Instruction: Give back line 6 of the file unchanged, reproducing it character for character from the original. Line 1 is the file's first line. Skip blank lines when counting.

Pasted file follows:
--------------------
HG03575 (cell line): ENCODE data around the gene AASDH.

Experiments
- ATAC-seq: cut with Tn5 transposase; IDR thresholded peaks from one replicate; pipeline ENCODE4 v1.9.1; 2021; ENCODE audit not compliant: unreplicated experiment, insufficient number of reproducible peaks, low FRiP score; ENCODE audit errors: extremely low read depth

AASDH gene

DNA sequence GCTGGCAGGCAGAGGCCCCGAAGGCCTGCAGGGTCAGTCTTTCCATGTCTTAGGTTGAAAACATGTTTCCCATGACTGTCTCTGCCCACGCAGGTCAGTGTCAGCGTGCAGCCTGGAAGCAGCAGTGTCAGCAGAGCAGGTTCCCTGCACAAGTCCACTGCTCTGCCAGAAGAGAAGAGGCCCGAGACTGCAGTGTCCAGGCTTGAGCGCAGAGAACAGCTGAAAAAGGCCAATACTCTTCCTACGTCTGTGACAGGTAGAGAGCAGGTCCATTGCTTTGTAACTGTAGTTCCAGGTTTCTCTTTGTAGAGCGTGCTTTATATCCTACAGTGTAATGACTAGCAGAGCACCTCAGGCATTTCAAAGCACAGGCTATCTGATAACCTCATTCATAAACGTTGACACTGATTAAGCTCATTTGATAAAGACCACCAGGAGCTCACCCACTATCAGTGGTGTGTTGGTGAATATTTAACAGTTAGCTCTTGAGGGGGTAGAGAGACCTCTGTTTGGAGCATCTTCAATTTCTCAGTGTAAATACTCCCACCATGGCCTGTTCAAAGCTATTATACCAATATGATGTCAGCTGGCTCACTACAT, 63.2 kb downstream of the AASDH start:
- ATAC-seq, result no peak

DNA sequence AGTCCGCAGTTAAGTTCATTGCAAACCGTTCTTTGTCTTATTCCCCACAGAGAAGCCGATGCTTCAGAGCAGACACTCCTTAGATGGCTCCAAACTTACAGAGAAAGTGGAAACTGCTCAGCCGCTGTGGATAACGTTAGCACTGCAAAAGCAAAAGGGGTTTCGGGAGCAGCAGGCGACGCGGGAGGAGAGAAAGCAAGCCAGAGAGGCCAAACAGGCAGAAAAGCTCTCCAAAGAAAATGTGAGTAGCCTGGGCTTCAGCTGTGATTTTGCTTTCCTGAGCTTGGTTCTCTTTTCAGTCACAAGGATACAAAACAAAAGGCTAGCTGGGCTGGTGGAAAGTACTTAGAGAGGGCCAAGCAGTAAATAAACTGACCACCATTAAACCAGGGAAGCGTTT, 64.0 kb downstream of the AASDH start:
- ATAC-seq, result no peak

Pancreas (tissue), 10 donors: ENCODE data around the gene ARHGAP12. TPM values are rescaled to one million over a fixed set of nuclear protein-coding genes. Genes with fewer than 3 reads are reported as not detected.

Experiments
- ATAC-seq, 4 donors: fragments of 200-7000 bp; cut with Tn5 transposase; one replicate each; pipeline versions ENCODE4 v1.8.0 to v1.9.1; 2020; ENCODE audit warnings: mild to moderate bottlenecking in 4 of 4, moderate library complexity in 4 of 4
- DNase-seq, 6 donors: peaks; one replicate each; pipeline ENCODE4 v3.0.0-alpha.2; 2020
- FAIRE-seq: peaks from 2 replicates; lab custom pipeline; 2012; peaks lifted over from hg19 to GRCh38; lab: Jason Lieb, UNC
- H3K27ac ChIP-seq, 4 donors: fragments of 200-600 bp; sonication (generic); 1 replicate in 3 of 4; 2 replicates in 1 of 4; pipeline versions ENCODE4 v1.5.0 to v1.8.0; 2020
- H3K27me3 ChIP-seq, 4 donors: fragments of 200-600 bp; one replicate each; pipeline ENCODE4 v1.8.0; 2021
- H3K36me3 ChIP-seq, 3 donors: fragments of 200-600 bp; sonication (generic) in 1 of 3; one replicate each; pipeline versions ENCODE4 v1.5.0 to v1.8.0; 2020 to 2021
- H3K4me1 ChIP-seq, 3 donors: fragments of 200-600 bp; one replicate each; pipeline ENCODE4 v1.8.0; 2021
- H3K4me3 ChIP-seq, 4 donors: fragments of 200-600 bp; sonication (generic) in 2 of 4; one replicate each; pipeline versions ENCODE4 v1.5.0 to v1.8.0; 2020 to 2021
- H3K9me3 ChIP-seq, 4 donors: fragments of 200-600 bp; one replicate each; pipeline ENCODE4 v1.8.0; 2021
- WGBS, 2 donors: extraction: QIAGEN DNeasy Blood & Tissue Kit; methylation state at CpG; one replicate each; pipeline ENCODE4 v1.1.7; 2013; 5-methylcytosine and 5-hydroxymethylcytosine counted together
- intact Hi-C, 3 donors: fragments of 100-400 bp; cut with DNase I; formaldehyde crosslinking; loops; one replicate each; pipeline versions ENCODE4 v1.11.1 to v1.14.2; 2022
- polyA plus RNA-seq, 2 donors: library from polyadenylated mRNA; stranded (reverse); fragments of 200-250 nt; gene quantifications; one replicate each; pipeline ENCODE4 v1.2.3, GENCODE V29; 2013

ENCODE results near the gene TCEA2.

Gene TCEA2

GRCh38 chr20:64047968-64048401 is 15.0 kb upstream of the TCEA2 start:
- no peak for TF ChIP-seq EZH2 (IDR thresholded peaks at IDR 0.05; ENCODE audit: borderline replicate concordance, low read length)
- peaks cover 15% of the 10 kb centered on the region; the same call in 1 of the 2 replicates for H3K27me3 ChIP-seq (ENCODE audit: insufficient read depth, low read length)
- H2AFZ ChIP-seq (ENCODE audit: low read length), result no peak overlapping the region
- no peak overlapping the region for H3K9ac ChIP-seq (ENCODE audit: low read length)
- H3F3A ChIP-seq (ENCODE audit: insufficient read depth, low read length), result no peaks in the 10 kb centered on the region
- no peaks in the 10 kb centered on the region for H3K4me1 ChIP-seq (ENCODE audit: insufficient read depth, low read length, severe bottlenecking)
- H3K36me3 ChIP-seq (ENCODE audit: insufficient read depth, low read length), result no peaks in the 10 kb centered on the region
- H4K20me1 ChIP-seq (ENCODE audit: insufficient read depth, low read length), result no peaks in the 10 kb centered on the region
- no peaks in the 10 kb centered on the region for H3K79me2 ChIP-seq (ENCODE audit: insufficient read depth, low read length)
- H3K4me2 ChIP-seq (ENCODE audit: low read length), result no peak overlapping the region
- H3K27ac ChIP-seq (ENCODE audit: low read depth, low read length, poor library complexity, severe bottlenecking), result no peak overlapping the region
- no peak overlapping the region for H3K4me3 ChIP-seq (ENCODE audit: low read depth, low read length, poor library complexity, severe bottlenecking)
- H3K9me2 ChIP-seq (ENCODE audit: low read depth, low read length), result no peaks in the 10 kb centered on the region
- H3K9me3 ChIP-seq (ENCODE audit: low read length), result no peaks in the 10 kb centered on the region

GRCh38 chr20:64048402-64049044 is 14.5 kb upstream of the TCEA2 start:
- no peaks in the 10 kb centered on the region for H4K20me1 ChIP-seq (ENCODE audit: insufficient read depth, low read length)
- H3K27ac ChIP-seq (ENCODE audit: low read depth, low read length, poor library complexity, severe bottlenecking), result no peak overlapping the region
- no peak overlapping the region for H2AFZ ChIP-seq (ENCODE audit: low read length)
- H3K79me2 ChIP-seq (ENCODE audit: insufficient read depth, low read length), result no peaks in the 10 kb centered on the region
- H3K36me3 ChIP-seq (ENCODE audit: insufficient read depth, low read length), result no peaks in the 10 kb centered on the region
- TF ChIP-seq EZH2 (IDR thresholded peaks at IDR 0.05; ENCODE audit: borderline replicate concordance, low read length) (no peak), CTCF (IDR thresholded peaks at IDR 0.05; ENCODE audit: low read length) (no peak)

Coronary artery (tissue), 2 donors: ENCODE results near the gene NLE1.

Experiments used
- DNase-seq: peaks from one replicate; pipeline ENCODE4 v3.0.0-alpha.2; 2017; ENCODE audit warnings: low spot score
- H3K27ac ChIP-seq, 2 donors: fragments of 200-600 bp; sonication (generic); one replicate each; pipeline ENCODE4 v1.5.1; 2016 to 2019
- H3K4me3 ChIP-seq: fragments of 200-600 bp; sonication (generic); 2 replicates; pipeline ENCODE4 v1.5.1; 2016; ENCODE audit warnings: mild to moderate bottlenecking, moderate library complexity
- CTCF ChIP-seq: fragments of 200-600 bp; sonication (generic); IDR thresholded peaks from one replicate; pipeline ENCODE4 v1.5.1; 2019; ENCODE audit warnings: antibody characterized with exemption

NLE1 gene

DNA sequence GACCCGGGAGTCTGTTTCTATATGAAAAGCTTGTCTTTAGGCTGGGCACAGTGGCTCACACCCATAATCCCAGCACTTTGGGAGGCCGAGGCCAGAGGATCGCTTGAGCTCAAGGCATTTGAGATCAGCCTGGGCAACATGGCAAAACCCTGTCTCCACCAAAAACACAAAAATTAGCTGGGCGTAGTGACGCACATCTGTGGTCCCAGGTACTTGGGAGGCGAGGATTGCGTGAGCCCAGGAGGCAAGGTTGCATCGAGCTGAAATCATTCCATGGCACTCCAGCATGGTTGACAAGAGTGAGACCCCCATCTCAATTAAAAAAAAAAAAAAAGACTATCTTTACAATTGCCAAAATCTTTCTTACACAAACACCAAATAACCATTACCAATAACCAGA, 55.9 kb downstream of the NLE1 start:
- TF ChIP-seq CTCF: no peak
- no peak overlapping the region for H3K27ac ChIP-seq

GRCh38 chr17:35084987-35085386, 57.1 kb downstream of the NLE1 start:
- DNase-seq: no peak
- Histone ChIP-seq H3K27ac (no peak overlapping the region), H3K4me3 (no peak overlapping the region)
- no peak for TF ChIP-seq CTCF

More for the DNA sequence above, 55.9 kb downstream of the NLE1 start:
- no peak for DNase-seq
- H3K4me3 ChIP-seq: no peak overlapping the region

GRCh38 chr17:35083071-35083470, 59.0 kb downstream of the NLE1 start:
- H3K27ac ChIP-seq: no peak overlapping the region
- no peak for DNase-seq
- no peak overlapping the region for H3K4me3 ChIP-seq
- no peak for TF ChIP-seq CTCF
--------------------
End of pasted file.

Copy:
- ATAC-seq, result no peak